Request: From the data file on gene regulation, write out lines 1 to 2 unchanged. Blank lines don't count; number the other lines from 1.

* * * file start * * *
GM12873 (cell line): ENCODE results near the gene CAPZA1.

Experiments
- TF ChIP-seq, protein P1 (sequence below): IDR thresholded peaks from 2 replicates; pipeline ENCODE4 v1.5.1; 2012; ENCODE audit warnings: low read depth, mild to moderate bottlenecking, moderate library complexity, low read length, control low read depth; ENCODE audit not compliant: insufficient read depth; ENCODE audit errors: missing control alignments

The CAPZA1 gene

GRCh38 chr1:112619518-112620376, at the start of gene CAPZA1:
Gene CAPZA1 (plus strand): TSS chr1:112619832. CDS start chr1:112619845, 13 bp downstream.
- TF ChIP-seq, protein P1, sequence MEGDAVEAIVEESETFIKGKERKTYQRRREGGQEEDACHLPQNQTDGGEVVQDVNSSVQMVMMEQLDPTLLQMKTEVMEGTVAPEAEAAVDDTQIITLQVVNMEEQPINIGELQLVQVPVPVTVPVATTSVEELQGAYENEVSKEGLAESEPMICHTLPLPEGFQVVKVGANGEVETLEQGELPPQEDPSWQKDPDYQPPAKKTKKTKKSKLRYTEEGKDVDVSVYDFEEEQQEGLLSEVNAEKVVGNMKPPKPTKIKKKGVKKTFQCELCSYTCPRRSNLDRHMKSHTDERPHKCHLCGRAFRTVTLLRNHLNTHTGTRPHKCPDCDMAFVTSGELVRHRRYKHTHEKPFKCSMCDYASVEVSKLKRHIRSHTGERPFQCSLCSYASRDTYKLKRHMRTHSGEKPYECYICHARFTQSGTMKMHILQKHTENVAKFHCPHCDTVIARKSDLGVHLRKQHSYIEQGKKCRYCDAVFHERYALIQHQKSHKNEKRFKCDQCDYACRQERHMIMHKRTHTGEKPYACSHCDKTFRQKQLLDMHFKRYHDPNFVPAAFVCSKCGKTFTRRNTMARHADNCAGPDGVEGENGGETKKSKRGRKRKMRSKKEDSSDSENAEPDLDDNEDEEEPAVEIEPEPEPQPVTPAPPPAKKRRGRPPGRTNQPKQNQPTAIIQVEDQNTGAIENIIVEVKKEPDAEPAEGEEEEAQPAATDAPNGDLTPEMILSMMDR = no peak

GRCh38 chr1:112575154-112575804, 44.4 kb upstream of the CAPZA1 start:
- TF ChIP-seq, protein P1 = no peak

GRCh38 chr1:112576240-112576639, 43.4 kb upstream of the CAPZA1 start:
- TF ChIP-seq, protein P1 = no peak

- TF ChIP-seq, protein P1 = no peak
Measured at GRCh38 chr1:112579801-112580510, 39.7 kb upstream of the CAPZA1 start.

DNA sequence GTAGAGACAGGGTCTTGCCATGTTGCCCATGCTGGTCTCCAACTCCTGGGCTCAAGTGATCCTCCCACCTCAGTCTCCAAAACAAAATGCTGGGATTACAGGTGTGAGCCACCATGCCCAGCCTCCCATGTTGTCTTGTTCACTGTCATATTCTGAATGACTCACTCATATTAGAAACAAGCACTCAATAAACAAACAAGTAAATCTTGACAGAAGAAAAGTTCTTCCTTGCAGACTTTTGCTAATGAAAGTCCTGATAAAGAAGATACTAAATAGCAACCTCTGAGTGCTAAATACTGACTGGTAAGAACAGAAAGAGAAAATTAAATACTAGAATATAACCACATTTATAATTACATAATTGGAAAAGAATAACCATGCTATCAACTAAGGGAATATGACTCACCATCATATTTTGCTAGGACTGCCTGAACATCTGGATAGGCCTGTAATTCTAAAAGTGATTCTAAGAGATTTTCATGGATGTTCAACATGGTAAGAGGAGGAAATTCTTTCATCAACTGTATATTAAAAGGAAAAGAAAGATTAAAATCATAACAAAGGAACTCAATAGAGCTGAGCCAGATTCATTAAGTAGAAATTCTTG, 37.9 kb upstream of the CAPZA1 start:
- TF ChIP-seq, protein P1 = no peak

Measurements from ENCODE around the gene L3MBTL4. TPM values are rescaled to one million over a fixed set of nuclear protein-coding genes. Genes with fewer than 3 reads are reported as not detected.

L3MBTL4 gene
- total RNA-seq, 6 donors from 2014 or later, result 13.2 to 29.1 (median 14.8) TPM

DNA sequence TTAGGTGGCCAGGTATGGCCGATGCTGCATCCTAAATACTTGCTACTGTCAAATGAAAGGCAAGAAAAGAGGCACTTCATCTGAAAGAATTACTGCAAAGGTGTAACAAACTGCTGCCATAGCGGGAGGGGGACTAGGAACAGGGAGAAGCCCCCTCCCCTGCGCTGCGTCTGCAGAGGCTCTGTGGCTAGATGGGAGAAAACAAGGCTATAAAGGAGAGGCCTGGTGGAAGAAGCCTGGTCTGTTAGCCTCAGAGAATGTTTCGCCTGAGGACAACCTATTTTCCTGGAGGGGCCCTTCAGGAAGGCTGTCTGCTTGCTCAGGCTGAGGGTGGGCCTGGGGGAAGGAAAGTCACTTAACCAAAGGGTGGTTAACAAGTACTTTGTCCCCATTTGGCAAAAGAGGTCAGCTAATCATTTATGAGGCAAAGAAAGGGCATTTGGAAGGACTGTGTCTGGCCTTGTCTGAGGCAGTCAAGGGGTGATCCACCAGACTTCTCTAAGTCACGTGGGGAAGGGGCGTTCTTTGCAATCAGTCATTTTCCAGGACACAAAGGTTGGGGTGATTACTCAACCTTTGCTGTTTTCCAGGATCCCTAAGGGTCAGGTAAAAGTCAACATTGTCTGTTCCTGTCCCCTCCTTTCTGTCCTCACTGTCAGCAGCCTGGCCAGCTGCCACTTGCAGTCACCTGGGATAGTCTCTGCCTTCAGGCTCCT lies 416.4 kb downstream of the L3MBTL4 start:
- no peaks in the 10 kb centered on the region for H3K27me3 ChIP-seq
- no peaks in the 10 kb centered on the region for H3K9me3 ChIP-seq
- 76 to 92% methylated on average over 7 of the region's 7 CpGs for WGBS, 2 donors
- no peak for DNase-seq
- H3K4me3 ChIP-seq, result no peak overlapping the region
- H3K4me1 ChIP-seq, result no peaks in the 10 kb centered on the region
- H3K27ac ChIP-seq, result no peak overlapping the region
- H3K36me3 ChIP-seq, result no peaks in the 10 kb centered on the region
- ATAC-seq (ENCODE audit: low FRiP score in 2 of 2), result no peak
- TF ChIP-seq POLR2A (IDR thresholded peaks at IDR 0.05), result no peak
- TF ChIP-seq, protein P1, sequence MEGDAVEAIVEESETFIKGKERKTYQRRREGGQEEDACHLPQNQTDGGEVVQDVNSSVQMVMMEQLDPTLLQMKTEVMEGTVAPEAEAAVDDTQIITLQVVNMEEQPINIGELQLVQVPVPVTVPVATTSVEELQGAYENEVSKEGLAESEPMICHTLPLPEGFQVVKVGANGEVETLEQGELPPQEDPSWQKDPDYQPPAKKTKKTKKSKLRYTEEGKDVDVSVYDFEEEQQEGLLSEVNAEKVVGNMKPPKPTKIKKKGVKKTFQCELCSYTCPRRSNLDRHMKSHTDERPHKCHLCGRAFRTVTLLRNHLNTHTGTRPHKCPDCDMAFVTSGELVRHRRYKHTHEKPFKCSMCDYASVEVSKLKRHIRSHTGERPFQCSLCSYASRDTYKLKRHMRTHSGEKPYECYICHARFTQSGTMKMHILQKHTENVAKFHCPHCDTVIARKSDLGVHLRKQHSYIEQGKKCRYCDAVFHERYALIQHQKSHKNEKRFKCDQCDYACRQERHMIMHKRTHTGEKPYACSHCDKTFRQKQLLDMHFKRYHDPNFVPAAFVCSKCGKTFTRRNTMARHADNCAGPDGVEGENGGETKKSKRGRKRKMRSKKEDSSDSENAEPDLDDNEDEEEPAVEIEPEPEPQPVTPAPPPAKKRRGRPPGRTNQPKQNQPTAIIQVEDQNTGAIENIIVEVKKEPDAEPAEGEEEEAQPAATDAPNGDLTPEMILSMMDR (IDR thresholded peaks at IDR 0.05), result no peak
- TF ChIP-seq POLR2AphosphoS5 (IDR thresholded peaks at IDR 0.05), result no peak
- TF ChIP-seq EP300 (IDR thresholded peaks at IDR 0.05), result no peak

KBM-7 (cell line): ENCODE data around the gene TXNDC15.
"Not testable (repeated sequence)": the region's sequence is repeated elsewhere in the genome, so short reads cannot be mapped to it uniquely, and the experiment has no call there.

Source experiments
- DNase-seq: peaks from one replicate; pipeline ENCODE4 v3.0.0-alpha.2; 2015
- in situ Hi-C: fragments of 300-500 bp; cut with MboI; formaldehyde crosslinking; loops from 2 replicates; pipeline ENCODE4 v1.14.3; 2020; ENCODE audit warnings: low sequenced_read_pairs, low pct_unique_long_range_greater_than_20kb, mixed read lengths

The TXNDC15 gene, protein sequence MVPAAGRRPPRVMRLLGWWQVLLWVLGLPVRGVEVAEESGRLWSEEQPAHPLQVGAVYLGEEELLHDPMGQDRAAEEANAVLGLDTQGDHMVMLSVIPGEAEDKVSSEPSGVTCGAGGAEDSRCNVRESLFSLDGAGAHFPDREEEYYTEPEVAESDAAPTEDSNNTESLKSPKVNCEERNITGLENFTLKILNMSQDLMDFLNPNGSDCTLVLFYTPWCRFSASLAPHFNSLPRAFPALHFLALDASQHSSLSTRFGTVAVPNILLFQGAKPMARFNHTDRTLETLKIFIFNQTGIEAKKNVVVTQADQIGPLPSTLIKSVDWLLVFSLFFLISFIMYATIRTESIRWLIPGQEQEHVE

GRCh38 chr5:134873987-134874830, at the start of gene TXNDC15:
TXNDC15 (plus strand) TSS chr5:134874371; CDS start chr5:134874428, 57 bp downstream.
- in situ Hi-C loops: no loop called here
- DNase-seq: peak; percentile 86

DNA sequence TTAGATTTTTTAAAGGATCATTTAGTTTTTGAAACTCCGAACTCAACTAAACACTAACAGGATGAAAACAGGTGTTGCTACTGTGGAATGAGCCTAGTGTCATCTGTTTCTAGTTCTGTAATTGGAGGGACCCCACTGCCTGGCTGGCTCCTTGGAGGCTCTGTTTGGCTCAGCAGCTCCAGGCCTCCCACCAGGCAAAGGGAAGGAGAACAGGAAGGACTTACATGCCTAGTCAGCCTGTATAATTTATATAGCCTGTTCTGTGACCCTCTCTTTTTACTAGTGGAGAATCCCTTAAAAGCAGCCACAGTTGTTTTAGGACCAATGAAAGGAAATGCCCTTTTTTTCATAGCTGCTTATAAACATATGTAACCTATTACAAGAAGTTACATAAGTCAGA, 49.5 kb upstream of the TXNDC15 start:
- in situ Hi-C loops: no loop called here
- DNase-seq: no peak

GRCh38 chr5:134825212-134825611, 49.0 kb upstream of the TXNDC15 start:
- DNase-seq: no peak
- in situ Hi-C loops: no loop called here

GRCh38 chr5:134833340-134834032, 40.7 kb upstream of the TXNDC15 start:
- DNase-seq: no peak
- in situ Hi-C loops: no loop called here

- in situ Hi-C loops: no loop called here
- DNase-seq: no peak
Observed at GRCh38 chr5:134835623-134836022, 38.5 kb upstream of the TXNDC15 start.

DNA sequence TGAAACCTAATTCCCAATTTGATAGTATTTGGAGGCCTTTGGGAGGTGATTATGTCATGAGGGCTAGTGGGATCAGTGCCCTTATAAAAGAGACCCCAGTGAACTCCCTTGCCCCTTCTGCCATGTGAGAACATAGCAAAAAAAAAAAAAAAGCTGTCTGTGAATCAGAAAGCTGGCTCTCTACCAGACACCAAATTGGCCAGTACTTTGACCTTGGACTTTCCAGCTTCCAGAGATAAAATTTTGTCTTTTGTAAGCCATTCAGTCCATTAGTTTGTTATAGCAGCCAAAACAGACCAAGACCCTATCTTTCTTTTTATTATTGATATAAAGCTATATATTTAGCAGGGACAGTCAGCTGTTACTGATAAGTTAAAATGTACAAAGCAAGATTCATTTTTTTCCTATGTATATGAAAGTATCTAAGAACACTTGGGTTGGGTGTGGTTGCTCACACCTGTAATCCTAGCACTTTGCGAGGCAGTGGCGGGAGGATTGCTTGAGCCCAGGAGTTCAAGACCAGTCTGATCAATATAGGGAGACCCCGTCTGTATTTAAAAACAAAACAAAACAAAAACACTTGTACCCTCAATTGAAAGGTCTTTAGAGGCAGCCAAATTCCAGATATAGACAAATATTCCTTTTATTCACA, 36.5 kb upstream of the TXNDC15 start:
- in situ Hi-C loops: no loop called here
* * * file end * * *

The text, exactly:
GM12873 (cell line): ENCODE results near the gene CAPZA1.

Experiments